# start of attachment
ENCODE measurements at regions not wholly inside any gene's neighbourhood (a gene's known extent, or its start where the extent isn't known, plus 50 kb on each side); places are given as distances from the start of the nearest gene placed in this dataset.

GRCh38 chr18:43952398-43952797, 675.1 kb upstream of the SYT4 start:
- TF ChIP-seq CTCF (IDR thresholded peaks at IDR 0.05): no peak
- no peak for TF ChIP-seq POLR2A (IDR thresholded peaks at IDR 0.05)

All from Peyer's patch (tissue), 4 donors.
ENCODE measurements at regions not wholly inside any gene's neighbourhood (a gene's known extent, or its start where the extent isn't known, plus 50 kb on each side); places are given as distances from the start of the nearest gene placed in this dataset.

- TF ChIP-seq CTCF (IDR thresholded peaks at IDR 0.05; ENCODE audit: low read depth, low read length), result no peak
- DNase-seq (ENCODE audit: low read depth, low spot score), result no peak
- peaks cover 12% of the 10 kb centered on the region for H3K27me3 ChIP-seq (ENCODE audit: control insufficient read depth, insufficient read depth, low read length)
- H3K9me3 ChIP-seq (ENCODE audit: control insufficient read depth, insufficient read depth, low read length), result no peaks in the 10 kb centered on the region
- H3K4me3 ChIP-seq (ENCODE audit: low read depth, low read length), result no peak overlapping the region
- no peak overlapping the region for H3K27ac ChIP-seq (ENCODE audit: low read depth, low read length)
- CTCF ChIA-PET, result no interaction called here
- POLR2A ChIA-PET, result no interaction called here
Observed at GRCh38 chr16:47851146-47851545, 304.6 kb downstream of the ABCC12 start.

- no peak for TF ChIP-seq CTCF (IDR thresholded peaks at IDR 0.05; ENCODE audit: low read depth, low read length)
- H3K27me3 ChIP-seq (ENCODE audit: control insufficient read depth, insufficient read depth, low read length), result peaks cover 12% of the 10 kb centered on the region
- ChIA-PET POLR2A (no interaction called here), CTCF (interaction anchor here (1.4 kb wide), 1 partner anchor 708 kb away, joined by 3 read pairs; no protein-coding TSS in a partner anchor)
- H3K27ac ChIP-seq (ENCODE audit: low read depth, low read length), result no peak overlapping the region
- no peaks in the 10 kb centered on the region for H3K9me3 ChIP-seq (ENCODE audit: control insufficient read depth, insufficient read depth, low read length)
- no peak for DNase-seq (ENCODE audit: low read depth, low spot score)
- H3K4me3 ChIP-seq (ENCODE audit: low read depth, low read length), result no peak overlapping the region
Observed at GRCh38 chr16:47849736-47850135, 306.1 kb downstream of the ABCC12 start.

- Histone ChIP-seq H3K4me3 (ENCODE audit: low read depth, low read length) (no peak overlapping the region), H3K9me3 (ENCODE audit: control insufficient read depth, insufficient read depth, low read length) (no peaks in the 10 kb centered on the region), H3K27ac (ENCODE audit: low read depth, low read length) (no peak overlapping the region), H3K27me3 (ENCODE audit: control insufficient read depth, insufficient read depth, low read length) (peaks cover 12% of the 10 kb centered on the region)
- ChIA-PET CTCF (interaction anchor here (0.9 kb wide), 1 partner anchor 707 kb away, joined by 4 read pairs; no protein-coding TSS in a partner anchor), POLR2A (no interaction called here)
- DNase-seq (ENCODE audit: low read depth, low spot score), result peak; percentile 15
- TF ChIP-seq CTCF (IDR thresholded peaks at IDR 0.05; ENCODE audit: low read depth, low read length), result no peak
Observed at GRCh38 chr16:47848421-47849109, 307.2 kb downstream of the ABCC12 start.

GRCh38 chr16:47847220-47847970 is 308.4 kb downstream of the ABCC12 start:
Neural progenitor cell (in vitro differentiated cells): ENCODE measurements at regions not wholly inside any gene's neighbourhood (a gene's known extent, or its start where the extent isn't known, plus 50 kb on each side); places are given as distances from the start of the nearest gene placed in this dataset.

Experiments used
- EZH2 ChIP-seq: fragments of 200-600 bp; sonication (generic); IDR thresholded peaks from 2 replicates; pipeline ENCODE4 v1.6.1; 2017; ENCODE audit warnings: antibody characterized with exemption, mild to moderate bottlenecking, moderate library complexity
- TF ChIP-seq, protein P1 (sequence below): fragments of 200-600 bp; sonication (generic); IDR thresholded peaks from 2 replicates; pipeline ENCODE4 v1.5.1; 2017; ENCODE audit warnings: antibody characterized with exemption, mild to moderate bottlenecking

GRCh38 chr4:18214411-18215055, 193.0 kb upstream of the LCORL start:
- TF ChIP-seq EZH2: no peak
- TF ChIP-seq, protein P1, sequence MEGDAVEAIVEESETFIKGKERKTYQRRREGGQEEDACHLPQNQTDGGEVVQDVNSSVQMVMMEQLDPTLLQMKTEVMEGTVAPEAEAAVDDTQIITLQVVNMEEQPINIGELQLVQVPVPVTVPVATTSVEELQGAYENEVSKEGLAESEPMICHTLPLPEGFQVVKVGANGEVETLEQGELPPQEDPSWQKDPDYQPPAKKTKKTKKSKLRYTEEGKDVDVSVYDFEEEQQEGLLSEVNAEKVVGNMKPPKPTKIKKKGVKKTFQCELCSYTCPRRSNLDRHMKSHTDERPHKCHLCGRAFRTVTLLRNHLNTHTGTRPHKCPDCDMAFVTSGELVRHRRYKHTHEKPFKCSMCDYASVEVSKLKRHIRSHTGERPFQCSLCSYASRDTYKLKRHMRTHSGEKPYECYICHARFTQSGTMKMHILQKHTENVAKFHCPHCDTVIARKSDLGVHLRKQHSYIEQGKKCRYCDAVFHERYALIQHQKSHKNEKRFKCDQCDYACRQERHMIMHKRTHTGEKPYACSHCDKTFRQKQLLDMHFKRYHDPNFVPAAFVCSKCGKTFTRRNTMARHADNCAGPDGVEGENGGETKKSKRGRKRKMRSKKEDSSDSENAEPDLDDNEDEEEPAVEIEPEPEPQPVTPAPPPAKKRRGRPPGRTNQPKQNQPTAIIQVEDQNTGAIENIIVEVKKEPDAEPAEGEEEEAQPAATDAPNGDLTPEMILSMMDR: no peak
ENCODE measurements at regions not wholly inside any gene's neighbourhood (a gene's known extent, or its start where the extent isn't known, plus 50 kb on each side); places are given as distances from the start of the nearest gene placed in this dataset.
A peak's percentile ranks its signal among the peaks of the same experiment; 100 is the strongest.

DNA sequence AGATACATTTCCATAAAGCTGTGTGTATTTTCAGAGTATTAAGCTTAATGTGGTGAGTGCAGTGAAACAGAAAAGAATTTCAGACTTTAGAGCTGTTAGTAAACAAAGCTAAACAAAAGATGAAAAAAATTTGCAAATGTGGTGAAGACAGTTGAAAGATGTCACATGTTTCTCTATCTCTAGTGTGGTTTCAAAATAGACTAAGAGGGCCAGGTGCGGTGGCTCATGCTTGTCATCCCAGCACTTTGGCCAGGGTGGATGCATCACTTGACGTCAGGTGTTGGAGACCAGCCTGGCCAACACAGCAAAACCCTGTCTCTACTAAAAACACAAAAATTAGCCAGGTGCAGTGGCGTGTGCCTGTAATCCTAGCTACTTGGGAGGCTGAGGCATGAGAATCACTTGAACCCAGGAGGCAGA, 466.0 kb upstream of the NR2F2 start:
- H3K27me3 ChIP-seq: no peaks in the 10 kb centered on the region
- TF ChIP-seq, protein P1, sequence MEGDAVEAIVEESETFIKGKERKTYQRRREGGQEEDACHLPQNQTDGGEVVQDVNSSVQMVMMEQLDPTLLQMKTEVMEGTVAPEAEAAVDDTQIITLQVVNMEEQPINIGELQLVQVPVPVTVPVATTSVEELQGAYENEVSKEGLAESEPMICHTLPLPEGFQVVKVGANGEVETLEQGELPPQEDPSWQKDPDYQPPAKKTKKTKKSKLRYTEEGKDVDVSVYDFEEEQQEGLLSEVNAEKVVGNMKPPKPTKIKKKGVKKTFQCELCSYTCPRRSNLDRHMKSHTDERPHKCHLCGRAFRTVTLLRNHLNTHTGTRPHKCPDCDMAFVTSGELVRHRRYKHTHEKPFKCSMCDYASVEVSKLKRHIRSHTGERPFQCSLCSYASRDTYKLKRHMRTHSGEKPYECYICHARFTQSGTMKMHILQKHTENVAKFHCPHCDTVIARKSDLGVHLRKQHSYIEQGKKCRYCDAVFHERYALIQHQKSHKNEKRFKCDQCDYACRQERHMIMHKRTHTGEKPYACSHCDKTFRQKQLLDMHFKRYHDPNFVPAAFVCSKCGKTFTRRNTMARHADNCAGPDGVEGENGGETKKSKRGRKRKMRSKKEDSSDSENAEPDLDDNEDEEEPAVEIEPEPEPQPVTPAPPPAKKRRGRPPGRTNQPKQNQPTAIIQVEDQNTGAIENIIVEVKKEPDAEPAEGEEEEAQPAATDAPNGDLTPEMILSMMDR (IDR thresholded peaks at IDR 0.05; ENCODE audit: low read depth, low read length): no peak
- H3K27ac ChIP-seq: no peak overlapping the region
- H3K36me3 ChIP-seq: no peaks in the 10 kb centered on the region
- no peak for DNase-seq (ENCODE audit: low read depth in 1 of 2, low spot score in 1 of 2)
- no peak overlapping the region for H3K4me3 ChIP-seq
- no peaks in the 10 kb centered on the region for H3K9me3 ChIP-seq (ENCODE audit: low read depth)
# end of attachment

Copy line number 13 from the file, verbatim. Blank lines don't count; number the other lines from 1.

- CTCF ChIA-PET, result no interaction called here